The effect of an endogenous calcium-binding protein, calmodulin, on basal and dopamine-stimulated adenylate cyclase activity in rat striatum was studied. Basal adenylate cyclase activity in a rat striatal particulate preparation depleted of calmodulin was stimulated by calmodulin as well as the guanyl nucleotides, guanosine triphosphate and guanyl-5'-yl-imidodiphosphate. The presence of guanyl nucleotides was required for dopamine stimulation of adenylate cyclase activity in the membrane preparation. Calcium inhibited dopamine-stimulated adenylate cyclase activity, decreasing the maximal velocity by 50%. When calmodulin was added to the assay with calcium, the V(max) was restored to that found in the absence of calcium and the K(act) for dopamine was further decreased more than 2-fold. The effects of calmodulin on basal and dopamine-sensitive adenylate cyclase activity were specific for calmodulin, since these effects were not obtained in the presence of troponin C, a calcium-binding protein from muscle. This work demonstrates that calmodulin is important both for the sensitivity of striatal adenylate cyclase to dopamine and the maximal velocity of the reaction. Furthermore, this work suggests that, in the presence of physiological concentrations of calcium, dopamine stimulation would be curtailed unless calmodulin were present.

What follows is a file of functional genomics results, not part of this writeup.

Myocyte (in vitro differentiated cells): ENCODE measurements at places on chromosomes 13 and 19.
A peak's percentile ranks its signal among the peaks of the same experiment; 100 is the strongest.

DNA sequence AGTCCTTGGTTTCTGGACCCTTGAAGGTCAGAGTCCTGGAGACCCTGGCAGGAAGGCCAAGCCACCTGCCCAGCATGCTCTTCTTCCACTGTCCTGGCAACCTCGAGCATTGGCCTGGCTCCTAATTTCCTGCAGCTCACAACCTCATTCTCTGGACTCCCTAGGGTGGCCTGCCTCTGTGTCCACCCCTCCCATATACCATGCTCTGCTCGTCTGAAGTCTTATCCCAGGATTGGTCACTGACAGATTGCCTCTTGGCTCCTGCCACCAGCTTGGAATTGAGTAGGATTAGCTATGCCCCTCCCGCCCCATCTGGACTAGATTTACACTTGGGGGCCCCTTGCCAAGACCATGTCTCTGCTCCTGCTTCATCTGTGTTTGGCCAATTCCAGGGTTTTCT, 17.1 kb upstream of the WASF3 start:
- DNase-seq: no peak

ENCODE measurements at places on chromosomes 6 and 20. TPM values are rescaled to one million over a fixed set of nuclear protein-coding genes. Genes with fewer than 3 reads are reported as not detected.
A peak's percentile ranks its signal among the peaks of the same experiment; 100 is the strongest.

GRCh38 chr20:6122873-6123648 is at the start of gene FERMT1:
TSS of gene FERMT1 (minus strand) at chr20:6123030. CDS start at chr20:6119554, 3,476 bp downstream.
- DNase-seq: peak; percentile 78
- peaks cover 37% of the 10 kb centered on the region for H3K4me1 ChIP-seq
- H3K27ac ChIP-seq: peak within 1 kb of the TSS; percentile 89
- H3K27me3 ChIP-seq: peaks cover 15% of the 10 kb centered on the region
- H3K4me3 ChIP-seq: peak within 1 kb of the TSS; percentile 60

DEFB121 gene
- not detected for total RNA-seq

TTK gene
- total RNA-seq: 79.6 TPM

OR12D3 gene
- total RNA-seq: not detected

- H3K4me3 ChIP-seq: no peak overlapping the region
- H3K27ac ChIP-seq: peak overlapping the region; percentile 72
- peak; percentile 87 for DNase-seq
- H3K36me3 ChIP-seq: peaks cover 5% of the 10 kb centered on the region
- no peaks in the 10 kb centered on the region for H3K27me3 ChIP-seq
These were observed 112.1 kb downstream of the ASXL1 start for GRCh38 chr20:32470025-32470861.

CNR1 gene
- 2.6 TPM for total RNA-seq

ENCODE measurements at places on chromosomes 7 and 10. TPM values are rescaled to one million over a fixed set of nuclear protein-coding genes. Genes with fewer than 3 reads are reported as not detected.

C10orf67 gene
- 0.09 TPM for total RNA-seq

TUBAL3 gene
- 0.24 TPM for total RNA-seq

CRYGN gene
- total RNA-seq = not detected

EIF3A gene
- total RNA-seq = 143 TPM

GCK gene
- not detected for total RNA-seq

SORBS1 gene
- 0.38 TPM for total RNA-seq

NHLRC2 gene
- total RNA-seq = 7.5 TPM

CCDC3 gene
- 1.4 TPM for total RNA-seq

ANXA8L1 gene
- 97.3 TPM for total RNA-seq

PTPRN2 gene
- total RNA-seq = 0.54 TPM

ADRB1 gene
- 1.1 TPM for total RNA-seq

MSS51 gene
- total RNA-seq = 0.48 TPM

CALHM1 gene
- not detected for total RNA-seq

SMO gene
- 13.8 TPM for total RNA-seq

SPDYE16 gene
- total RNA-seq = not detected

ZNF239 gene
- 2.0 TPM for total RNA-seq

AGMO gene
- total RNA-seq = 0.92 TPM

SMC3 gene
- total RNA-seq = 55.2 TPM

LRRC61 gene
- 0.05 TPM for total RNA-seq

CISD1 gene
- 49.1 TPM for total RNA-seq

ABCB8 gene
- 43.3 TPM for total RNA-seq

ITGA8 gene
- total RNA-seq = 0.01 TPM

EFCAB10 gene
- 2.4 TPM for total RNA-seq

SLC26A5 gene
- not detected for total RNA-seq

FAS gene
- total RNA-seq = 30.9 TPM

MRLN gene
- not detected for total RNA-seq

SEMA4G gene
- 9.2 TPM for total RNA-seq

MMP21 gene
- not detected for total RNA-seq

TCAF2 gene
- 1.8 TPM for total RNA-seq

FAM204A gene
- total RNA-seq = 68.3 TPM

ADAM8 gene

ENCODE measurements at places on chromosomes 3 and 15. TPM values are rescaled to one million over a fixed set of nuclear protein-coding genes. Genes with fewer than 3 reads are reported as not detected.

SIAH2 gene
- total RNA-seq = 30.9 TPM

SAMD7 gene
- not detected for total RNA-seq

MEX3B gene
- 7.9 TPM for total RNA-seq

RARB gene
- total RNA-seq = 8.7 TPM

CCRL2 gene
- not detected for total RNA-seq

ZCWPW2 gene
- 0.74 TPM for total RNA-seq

|Original language||English (US)|
|Number of pages||8|
|State||Published - Jan 1 1981|
ASJC Scopus subject areas
- Molecular Medicine